Duty of Care is fundamental. If you touch a person’s life, then you are in part responsible for what happens afterwards.

That applies to the “users” of intelligence product, as well as the practitioners.

Intelligence-gathering can hurt the innocent, especially when clandestine. People can be indirectly effected when it’s collected, the recommendations from analysts can have human side effects they did not warn about, the communications to customers may be open to misinterpretation, and the decisions that follow may be seriously flawed. The use of extreme levels of secrecy can also hurt people.

Laws give some protection but it’s insufficient. Intelligence workers need to practice a Duty of Care. This goes beyond protecting witnesses and respecting the public’s “right to privacy”.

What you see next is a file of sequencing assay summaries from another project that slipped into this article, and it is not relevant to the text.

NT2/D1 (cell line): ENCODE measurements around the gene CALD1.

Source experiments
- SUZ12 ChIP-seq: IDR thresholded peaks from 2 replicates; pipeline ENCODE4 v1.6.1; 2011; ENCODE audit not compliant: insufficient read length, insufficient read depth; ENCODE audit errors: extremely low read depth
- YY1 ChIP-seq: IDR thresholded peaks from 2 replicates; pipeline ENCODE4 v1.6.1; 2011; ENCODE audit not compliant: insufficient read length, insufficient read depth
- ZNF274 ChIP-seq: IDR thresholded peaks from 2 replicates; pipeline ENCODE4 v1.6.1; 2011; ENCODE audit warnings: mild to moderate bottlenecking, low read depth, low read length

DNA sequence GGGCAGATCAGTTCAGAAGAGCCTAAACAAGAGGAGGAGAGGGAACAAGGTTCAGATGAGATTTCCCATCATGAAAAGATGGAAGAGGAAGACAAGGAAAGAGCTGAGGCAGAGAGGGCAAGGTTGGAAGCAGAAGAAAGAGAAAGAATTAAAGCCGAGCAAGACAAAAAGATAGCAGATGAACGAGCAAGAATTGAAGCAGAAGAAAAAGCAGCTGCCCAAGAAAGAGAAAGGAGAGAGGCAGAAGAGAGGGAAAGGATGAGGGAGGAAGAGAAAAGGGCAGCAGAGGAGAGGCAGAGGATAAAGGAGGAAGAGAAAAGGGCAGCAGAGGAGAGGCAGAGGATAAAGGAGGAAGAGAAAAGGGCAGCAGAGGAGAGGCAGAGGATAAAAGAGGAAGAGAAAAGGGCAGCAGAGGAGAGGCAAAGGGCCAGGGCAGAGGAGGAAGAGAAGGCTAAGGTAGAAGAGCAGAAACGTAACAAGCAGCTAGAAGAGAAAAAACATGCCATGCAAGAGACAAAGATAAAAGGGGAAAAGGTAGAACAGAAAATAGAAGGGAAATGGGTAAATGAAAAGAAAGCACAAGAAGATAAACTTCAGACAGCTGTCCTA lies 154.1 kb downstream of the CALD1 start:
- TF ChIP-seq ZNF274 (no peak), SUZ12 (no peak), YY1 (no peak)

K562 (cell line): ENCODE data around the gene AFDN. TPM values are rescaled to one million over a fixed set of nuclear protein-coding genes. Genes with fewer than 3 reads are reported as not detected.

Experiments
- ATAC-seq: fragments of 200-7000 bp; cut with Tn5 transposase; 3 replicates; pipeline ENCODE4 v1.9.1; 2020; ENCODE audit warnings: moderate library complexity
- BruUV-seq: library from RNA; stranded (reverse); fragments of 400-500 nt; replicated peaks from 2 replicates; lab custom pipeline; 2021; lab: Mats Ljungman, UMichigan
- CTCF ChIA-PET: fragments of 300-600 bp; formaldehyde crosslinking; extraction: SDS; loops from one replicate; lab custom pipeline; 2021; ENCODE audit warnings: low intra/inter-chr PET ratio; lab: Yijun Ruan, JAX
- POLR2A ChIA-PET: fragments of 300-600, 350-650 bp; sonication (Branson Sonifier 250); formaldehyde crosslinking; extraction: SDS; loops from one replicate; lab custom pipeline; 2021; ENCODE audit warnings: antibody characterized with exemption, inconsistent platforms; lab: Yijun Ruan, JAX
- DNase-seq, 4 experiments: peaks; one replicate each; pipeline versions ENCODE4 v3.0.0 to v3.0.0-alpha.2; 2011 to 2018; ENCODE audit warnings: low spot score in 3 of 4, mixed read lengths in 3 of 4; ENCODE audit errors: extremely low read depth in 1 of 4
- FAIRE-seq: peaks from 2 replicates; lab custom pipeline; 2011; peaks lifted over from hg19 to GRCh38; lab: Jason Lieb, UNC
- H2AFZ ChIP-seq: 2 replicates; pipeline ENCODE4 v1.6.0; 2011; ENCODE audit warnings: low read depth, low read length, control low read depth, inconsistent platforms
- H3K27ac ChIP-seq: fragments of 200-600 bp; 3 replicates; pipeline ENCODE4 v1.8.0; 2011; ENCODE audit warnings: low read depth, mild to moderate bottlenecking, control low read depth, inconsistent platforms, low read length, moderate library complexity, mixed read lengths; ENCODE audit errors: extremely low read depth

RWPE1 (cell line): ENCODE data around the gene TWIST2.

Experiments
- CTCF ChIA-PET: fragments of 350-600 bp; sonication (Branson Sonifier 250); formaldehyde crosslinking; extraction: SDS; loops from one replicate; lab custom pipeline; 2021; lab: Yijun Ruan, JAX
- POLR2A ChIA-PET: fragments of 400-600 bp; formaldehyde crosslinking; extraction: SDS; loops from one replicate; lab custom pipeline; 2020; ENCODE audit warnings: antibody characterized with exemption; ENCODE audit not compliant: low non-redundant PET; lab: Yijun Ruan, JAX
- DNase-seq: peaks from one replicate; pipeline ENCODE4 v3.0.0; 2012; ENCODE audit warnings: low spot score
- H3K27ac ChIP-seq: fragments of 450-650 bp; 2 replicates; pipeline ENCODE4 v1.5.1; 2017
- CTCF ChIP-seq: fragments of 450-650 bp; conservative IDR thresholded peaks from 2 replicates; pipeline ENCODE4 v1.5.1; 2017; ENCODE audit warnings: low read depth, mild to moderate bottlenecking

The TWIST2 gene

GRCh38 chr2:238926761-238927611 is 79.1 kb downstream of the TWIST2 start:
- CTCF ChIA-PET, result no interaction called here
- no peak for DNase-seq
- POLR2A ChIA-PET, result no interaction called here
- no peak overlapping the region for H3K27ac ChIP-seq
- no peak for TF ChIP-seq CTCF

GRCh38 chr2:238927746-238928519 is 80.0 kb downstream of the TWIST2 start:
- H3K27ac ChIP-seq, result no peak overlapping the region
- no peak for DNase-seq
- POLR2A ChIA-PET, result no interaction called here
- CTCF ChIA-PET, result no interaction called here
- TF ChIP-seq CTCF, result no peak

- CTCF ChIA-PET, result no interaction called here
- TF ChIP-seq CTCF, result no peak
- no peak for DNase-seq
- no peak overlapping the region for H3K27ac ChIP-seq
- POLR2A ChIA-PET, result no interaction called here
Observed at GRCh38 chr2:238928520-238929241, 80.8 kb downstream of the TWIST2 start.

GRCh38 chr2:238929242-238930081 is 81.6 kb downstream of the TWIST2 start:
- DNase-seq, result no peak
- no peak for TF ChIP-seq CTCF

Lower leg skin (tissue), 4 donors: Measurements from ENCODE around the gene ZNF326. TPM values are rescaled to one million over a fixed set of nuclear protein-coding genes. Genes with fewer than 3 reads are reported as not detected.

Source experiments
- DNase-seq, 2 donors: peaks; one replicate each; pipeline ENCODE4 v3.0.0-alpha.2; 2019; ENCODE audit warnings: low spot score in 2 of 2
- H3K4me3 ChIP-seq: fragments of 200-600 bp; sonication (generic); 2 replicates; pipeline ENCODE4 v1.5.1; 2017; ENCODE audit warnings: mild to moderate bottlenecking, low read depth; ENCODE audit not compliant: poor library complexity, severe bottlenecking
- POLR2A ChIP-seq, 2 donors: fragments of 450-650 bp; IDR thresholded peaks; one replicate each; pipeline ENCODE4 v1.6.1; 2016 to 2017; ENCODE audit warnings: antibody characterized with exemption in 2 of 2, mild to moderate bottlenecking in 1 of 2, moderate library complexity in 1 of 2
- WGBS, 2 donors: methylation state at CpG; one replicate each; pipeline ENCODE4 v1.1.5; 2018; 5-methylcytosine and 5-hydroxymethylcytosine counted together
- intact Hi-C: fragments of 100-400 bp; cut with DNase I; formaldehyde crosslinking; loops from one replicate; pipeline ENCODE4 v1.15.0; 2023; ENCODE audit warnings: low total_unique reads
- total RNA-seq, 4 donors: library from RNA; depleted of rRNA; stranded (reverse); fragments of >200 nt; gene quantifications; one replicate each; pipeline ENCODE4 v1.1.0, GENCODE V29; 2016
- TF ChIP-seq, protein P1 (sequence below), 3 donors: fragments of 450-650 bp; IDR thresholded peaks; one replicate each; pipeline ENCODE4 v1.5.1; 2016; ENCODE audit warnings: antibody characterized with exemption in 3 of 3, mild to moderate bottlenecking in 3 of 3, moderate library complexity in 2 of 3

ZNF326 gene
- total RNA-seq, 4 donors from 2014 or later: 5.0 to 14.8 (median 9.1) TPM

Duty of Care applies to public and private sector. It’s for intelligence workers in the state, police, media and industry. And it’s for everyone from collection through to assessment and decision making.

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